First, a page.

Posts tagged with git
Next time you need to transfer a file between computers and are about to reach for a USB flash drive, think about the following two cases. If either of them matches, you have an alternative! As icing on the cake, you can use either method whether you are on a Linux, Mac, or Windows-based system.
A very nice feature that Github added some time ago on Issues 2.0 is the ability to refer to and close issues when doing a "git commit" via commit message:
git commit -m 'just fixed issue #123'
That's nice, but what if we want to keep that issue open, change its state, or assign it to a different person in the team? As an example, what if I'm working on a bunch of issues, and I want QA to test them before they get closed?
Well, we have two ways of doing this:
1. Open your web browser of preference. Go to Github.com and sign in. Find the repository of the project you are working on. Find the issue you want to modify on the issues page of the project. Get amused by that very friendly user interface. Add/change the labels to the issue on the right panel. Assign someone to the issue using the "gears" drop box icon. Easy!
2. git commit -m 'updated issue #123 ~QA =steve'
If you are like me and would like to do option 2, keep reading! (If not, do option 1 a few hundred times and maybe we'll see you again soon! :P)
Luckily, Github user bluescripts wrote a very simple ruby app using the Sinatra web framework that can be easily hooked up into our project's repository using the Github Service Hook: Post-Receive-URL. This Sinatra app can be deployed and hosted on Heroku which gives you some free monthly Dynos enough for this purpose.
Here are the steps to get this app running on Heroku:
1. Go to Heroku.com and sign up for an account (free)
2. Download and Install the Heroku Toolbelt (Mac / Win)
3. After installing the Toolbelt you will have access to the "heroku" command from your command shell, type in:
$ heroku login
Enter your Heroku credentials (email/password) and upload your SSH public key.
If you have any trouble on this steps please refer to the Heroku quickstart guide.
4. git clone this project @ https://github.com/bluescripts/github-postcommit-shinie and then cd into the project folder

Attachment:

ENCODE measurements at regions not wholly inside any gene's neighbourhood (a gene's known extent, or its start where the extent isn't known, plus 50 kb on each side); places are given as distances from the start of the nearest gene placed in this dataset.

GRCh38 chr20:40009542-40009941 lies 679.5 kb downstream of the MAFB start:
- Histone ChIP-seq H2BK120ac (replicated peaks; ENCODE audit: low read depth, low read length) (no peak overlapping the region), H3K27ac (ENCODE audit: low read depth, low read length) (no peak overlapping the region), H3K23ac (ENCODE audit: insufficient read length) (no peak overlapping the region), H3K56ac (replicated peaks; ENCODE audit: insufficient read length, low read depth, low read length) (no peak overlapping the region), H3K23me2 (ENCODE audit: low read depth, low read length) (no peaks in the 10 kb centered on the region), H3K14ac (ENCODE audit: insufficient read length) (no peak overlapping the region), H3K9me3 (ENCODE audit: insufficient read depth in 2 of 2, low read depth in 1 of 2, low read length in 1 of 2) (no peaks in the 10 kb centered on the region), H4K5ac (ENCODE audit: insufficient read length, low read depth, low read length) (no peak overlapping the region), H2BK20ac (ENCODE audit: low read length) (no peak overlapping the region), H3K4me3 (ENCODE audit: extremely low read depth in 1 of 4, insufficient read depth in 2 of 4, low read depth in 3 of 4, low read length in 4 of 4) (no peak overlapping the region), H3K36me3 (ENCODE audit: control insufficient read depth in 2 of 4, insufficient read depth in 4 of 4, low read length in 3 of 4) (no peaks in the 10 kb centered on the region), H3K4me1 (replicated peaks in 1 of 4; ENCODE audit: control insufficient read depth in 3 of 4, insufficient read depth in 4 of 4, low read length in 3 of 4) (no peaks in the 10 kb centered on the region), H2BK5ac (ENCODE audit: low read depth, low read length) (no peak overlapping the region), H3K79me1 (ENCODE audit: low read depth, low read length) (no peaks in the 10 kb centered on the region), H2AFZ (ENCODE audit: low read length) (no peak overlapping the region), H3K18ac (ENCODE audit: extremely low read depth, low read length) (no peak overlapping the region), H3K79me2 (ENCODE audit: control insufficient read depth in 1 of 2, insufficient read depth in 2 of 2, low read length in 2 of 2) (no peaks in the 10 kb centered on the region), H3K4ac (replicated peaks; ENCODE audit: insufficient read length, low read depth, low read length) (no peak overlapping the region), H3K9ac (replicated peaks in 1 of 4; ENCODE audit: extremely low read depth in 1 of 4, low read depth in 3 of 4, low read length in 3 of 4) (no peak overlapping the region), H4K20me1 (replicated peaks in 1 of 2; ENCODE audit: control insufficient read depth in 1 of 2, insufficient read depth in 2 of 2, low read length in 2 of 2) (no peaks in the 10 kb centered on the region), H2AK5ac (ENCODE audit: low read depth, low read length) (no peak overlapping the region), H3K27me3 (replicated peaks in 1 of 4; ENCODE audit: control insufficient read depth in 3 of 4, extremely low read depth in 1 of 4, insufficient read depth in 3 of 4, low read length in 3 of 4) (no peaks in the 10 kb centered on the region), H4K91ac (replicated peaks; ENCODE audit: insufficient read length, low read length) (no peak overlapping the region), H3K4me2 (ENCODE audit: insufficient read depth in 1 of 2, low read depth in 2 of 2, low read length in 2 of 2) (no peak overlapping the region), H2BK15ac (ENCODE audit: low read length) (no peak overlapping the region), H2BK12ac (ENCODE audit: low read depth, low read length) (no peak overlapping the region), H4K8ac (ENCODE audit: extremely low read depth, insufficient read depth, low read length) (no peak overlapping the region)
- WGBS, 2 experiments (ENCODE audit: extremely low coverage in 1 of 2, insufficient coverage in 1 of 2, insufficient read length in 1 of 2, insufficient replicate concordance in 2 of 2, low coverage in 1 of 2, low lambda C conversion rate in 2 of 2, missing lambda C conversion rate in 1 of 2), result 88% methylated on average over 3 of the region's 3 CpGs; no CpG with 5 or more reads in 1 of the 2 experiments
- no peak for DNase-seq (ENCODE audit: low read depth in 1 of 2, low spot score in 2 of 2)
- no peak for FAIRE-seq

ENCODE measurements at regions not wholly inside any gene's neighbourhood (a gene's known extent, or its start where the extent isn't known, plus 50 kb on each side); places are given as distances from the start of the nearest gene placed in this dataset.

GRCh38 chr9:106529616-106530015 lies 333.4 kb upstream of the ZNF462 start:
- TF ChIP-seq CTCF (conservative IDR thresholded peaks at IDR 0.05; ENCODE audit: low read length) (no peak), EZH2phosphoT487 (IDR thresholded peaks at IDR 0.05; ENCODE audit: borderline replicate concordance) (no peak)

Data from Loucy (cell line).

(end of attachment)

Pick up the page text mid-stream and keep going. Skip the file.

$ git clone https://github.com/bluescripts/github-postcommit-shinies.git
$ cd github-postcommit-shinies
5. install the heroku gem
$ gem install heroku
6. install the bundler gem
$ gem install bundler
7. run bundle install to setup your bundle locally
$ bundle install
8. add and commit the Gemfile.lock file
$ git add Gemfile.lock
$ git commit -m 'Gemfile lock'
9. create the app on the Cedar stack
$ heroku create --stack cedar
After running this command you will see something like this:Creating falling-moon-8152... done, stack is cedar
http://falling-moon-8152.herokuapp.com/ | email@example.com:falling-moon-8152.git
Git remote heroku added
Copy and save the deployment Heroku URL of your app, we will use it later. Also you can check this URL on Heroku/myapps.
10. deploy your code to Heroku
$ git push heroku master
11. check the status of your app
$ heroku ps
If everything goes fine you will see your app up and running.Process State Command
------- --------- ------------------------------------
web.1 up for 1m bundle exec rackup config.ru -p $PORT
Now go to the Admin page of your Github repository and click on the Service Hooks button on the left menu then click on the Post-Service-URLs button and paste your Heroku URL of your app and click the Update Settings button. Done!
If you use git and have ever run into the frustrating situation of working for 2 hours on the wrong branch, then adding this code snippet - courtesy of Wen-Tien Chang (Twitter: @ihower) - to your ~/.bash_profile is for you:
With this trick, the command line will show the branch name, plus the time elapsed since last time you checked in the code. It reminds you that you should check in the code often and in small steps, which is good.
Also, you can have you "git checkout branch-name" to have sweet auto-completion for branch name by press "tab". Thanks, Wen-Tien Chang!
Topic branches are a useful convention when working with git, the version control system. A topic branch lets you work on a new feature or a bugfix in isolation from the master branch. It’s particularly useful when working on several bug-fixes or features simultaneously.
The branches are typically named after the new feature, e.g. “fancyfeature” and are short-lived. Once you’ve completed work, you can merge them back into master. Instead of using a standard:
- git merge
it can be useful to do a:
- git merge --squash
This allows you to squash all the commits on the topic branch (which may have included various dead ends, repeated tweaks) into a single commit on master.
This is the strategy shown below:
# make a new topic
- git checkout -b fancyfeature
# change some files, etc
- git commit -a -m "made some changes"
# more fixes, etc
- git commit -a -m "stupid fancyfeature. maybe this will work"
# push a copy to github so my colleagues can review my changes
- git push origin fancyfeature
# more changes
- git commit -a -m "woo, got the fancyfeature working"
# i'm done! switch back to master
- git checkout maste
# merge in all my changes, squash them into my working dir
- git merge --squash fancyfeature
# commit those changes as a single commit
- git commit -a -m "Added fancyfeature"
# tag the branch just in case we need it later
- git tag archive/fancyfeature fancyfeature
# delete the topic branch in my local repo
- git branch -D fancyfeature
# delete it on github too
- git push --tags origin :fancyfeature